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The views and opinions expressed in our blog series are those of the authors and are not necessarily supported by CareSearch, Flinders University and/or the Australian Government Department of Health.
The CareSearch team hosted a MOOC on death and dying (Dying2Learn) in 2016 with over 1,000 participants from 18 countries. The aim of the MOOC was to explore community attitudes in relation to death as a normal part of life, and to open conversations around death and dying. In week one participants were asked to look at language, and to ‘think of alternative words (or euphemisms) that are used to describe death’. We were surprised when we saw 471 participants providing 3,053 alternative words and posting blogs about language.
There are few human experiences that are truly universal and death is one of these. As individuals and as societies, we form an understanding of what death and dying is. And these views can be different between people, groups and countries. Our perceptions and attitudes are shaped by many things - our exposure to death, the realities of what causes deaths, how death is represented in our cultural artefacts such as films, novels, social media and art work, and by our societal, religious and spiritual beliefs and systems. As a community, Australia is often characterised as death denying. Many of us have a limited exposure to the realities of death and the dying process and confidence in the health and medical systems to keep us well and healthy.
I’ve always been interested in how technology is evolving and how it is affecting our personal and our working worlds. Technology has changed and is continuing to change how we access information, how we communicate, what we create and what we leave behind. So preparing a module on digital dying for our MOOC, Dying2Learn, gave me a wonderful opportunity to explore a number of different aspects of death and dying that have been influenced or changed by digital technologies.
Some things are immediately obvious. Digital technologies have changed much of health and there are now amazing avenues for assessment, treatment and research that were not available a generation ago. If you are interested in the big picture approach to digital health, I’d suggest you take a look at Ste Davies’ presentation 10 digital health trends for the next 20 years or check out The Medical Futurist, who likes to pose grand challenges for the digital world and transforming health.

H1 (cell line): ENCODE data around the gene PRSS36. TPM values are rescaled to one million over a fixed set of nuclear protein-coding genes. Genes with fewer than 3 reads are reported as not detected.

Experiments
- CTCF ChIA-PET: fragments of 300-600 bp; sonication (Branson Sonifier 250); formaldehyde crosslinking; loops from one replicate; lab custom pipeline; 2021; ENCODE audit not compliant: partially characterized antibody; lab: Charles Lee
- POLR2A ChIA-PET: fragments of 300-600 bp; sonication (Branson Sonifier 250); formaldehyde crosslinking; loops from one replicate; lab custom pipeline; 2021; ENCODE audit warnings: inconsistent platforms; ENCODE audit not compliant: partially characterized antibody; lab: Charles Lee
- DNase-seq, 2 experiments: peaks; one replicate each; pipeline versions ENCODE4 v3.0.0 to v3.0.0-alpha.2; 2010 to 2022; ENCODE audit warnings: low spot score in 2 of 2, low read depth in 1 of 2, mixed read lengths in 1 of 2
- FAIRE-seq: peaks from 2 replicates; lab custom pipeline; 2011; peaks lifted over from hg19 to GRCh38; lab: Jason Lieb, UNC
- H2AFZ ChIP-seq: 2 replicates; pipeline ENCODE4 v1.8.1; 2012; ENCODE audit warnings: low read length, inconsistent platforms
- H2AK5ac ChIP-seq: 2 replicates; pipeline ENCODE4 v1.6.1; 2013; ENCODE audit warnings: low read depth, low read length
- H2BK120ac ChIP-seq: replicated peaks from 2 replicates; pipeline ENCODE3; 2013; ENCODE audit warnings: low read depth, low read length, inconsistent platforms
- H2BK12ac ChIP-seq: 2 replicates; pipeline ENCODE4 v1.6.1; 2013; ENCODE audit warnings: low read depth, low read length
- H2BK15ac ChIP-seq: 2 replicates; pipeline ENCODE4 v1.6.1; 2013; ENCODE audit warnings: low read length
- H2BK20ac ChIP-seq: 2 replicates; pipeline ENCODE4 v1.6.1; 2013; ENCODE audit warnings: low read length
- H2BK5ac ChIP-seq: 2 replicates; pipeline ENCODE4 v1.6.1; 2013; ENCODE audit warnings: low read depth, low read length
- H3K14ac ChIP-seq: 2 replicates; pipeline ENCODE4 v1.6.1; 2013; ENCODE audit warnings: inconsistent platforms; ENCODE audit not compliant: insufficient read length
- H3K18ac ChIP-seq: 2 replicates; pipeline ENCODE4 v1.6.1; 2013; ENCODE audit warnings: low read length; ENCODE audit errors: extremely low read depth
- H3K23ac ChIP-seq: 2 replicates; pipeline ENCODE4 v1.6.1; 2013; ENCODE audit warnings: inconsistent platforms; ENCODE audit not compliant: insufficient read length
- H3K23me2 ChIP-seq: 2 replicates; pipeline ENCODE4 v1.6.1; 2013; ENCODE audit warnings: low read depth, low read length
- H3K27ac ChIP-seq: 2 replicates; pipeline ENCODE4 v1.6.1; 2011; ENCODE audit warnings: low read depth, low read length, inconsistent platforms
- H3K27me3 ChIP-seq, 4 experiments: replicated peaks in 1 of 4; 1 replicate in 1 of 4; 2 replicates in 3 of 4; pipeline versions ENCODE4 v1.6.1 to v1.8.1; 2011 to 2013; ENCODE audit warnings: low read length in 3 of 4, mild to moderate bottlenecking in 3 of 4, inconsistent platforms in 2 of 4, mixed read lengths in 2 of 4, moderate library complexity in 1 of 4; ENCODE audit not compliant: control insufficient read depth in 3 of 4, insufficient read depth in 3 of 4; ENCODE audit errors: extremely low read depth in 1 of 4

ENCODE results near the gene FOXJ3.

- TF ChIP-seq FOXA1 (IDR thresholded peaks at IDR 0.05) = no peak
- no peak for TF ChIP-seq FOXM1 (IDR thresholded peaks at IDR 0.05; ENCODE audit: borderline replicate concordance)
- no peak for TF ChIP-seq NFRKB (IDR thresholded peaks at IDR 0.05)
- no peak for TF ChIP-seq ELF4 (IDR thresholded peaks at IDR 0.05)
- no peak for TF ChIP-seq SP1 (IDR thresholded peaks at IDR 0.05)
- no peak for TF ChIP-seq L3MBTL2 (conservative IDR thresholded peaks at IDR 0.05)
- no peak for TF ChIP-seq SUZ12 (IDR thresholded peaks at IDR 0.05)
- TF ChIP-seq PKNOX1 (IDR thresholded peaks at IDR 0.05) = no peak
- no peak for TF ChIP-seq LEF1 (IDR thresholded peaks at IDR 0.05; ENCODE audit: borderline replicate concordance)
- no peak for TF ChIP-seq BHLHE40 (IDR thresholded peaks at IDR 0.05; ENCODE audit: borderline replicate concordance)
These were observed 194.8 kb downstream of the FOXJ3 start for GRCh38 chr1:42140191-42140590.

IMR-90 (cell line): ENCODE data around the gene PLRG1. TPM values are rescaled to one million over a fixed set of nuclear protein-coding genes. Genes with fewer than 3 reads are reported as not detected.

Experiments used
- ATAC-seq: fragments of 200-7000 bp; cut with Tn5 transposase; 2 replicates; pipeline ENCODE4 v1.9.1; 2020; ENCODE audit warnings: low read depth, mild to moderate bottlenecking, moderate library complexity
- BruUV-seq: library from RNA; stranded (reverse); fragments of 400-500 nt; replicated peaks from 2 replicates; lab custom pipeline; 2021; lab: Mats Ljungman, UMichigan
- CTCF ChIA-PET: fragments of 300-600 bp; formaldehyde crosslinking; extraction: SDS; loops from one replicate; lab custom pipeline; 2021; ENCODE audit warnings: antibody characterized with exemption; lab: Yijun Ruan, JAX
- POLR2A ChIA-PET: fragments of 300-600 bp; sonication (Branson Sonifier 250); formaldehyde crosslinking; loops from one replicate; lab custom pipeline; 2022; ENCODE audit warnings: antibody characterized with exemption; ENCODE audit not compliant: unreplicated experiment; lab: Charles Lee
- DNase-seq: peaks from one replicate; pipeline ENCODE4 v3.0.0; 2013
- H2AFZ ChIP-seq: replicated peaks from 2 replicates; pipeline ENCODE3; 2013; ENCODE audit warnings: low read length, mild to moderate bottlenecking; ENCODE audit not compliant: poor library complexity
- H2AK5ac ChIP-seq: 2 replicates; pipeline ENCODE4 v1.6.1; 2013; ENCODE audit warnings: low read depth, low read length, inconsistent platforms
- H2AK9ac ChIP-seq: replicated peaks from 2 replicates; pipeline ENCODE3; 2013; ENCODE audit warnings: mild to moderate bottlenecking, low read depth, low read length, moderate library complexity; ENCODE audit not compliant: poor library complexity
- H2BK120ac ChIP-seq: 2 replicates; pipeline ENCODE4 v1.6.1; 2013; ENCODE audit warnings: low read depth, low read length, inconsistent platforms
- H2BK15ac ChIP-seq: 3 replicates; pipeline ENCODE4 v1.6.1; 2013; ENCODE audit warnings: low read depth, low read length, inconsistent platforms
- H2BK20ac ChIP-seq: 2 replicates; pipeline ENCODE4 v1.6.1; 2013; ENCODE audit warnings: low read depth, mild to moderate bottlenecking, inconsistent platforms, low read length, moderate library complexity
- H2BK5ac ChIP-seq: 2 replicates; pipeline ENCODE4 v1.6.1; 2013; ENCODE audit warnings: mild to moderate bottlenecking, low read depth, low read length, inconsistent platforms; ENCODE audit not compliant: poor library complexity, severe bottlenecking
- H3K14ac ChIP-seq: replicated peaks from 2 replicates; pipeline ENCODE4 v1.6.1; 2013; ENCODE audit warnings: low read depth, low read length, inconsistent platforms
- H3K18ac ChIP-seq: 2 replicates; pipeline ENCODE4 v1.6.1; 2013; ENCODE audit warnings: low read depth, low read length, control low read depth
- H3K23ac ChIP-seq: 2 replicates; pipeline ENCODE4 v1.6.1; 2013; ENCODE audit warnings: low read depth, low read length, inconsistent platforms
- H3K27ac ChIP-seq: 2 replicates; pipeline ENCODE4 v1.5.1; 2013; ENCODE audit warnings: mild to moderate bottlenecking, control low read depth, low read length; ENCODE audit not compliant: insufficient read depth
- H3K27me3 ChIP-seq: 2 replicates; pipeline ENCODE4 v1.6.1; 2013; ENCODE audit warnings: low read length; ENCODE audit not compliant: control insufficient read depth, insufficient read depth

This is one of the questions that will be addressed in the Dying2Learn MOOC. As a palliative care doctor, it has been wonderful to have the opportunity to start this conversation, and I am looking forward to the interactions with real anticipation.
In developing this section of the MOOC I have tried hard not to assume too much about what participants should think or believe, or to push any particular perspective. Obviously that is a bit difficult for me, as my work for over a decade has been in the smoke and dust of the clinical battlefields where dying patients often end up i.e. acute hospitals. As palliative medicine clinicians we often feel like we are galloping in to rescue people from the hospital system, and (speaking for myself, anyhow) we can sometimes be a bit black and white about things. What I have learned though, over and over again, is that it is not simple for people. Many are unprepared for the decisions they will need to make, and - like BREXIT perhaps!- may not fully understand what they have let themselves in for until it is too late.
Module two takes us from ‘Engaging with Death and Dying’ in week one to ‘Representations of Death and Dying’. This includes an exploration of how death and dying are portrayed across a variety of medium such as art, literature, film and television and how their portrayal impacts on our day-to-day lives.
Initially we look at Death and Dying via Art and History. In history, we find instructions about death and dying dating as far back as the 15th century with the Ars Moriendi (Art of Dying). We also find other publications on death and dying in the 1600’s that were written with the aim of ensuring that if death occurred unexpectedly then you would always be prepared.